Pericles, or Why the Ancient Greeks deserve study

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Yesterday, I had another one of those conversations about classics. Anyone who studied Latin, Greek or both to any level will have had something similar. “Really, ancient Greek? Wow. What’s the point of that? I mean, I’m sure it’s interesting but why bother? What jobs does it set you up for?” Everyone who treasures their classical education has their own … Read More

To do what needs doing

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Michael Ellsberg has a book out called The Education of Millionaires, which outlines the 7 key skills you need to know to become a millionaire like college drop-outs Zuckerberg or Gates. The argument, loosely, is: yes college can teach you many wonderful things but those things do not transfer easily to the real world. various millionaires have done really well … Read More

Humanities in the 21st Century

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Eloquently put I thought. What can the humanities offer students in the twenty-first century? Merely the possibility of teaching them to pay attention, to contemplate, to appreciate beauty, to experience awe and wonder, to think with depth and sensitivity about life, and to know there are values beyond profit and self-interest. The humanities teach us habits of critical thought and … Read More

Devotion to Abstract Discussions

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“lack of experience diminishes our power of taking a comprehensive view of the admitted facts. Hence those who dwell in intimate association with nature and its phenomena are more able to lay down principles such as to admit of a wide and coherent development; while those whom devotion to abstract discussions has rendered unobservant of facts are too ready to … Read More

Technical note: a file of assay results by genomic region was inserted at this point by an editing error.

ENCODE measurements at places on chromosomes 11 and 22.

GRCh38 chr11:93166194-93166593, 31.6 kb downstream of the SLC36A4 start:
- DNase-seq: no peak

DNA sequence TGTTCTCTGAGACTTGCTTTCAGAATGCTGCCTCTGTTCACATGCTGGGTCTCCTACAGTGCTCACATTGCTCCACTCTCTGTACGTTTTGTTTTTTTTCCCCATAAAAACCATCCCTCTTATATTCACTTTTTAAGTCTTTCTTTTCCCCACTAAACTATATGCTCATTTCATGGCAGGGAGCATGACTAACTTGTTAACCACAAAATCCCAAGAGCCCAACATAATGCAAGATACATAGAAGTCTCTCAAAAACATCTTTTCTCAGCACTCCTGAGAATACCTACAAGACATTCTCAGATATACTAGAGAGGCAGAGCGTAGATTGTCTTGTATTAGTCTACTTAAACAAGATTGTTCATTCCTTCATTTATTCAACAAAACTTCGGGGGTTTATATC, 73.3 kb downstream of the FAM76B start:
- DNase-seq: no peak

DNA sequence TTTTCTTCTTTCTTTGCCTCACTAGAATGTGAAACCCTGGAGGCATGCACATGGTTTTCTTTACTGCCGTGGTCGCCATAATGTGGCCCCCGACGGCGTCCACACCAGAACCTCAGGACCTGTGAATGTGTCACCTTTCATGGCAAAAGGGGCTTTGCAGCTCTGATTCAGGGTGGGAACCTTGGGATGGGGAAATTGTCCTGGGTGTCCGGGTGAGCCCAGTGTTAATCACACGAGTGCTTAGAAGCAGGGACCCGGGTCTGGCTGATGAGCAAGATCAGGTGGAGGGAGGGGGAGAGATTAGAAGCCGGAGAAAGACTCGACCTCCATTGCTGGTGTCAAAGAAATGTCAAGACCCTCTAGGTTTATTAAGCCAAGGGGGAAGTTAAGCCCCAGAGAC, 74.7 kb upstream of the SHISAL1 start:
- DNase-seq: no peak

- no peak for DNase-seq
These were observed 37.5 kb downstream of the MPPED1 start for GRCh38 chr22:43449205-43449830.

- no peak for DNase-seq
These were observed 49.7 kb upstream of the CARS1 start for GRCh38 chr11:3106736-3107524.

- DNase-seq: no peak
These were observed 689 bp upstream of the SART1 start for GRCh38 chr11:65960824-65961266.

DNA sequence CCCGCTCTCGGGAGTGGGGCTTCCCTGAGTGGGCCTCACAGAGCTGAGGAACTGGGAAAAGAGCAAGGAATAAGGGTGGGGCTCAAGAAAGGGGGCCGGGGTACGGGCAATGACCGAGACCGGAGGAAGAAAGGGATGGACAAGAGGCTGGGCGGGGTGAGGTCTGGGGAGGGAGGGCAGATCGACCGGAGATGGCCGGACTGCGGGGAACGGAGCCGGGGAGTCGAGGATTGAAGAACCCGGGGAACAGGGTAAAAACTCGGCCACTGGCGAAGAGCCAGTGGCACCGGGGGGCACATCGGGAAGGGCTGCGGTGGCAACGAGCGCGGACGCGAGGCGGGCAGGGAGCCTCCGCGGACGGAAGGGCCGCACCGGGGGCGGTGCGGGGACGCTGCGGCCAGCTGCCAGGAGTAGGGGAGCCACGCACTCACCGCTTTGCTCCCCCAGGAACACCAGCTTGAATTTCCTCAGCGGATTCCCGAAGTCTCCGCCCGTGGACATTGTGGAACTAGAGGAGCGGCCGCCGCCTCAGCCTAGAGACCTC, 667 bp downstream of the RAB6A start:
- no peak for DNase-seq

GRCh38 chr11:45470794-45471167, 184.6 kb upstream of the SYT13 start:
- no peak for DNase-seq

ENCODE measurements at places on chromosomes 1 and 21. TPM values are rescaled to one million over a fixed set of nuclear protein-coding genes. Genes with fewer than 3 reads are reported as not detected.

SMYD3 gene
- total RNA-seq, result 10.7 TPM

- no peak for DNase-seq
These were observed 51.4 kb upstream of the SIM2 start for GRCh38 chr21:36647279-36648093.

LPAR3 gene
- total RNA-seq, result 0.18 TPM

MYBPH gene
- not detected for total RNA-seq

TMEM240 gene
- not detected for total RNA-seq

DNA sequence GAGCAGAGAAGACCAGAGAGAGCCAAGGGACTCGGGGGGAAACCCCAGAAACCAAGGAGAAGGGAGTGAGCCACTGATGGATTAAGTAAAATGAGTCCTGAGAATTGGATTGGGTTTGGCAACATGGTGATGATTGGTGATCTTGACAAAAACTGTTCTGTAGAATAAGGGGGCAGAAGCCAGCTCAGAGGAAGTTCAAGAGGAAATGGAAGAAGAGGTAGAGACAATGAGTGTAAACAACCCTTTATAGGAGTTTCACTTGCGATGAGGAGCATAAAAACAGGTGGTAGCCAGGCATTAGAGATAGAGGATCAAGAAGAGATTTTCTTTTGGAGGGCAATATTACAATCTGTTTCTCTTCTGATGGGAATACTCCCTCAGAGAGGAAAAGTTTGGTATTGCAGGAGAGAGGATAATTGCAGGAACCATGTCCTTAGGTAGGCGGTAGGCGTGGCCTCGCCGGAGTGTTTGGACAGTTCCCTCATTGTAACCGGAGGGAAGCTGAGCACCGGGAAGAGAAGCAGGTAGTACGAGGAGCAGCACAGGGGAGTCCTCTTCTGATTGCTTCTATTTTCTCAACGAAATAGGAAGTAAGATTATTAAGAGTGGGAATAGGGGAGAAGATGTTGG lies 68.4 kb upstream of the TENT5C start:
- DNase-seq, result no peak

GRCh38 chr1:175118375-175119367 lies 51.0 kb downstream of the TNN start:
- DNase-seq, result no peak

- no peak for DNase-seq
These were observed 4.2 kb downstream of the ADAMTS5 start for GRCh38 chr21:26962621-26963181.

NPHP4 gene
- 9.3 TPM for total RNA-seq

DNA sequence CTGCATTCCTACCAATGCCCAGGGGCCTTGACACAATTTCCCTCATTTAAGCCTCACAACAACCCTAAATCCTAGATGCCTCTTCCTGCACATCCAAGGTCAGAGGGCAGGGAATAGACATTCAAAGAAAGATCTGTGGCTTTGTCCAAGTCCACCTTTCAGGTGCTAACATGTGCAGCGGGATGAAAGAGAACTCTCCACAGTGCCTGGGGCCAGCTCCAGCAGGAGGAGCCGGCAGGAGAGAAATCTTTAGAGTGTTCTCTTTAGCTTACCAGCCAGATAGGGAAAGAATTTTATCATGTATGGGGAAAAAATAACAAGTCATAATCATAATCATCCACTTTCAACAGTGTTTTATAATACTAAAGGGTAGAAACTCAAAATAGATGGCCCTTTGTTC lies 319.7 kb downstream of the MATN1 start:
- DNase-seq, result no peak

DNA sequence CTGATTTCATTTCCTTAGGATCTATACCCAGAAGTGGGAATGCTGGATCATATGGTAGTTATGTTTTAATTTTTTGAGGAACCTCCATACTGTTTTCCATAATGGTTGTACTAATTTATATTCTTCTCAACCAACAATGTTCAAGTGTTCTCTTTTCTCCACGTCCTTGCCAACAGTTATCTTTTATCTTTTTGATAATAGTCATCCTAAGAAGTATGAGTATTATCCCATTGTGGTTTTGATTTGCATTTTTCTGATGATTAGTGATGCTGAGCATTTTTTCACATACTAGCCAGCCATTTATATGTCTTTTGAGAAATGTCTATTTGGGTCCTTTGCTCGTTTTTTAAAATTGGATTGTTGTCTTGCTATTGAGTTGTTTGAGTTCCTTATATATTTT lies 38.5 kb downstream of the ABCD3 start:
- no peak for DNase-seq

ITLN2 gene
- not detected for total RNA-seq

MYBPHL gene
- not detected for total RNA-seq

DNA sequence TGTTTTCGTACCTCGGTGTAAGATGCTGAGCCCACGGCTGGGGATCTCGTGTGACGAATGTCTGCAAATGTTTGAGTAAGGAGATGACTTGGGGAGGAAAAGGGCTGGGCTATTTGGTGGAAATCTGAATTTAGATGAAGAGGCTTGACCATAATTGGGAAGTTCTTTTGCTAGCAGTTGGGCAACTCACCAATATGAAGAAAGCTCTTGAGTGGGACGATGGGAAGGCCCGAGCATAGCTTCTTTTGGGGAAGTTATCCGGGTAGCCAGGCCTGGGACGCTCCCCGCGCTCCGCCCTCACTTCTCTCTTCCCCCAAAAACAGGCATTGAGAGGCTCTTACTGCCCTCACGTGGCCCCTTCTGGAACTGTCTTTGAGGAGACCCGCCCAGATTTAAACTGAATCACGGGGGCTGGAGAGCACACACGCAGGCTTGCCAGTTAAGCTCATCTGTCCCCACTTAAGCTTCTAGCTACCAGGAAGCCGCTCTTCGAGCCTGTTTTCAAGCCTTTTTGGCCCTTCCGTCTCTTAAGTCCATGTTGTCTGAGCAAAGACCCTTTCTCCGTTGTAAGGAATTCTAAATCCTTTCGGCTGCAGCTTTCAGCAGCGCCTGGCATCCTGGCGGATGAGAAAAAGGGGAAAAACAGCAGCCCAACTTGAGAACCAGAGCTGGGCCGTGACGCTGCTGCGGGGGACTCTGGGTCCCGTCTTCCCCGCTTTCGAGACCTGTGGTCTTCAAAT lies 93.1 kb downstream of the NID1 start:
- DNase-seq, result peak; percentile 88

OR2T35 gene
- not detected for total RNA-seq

West London Free School – Home

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We want to broaden the choice available to parents in our part of London by offering a type of education that isn’t provided by other state schools in the area. A classical education forms the bedrock of Britain’s most successful independent schools and we don’t see why it shouldn’t be available in the state sector, too. It’s a powerful tool … Read More

Notes on Walter Ong’s Orality and Literacy #2

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(Following on a little tardily from May’s notes) Chapter 2: Modern discovery of Primary Oral Cultures Early Awareness of Oral Tradition Tradition of writing down sayings longlived: Ecclesiastes 12:9-10 “Besides being wise, Qoheleth taught the people knowledge, and weighed, scrutinized and arranged many proverbs. Qoheleth sought to find pleasing sayings, and write down true sayings with precision.” By the Middle … Read More

Notes on Walter Ong’s Orality and Literacy #1

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This post is the first in a series of notes on Walter Ong‘s book Orality and Literacy: The Technologizing of the Word. The book, so far, is a corker, and looks to have significant implications for any discussion of “markets as conversations” and the like. Chapter 1: The Orality of Language The Oral Character of Language We’ve only recently woken … Read More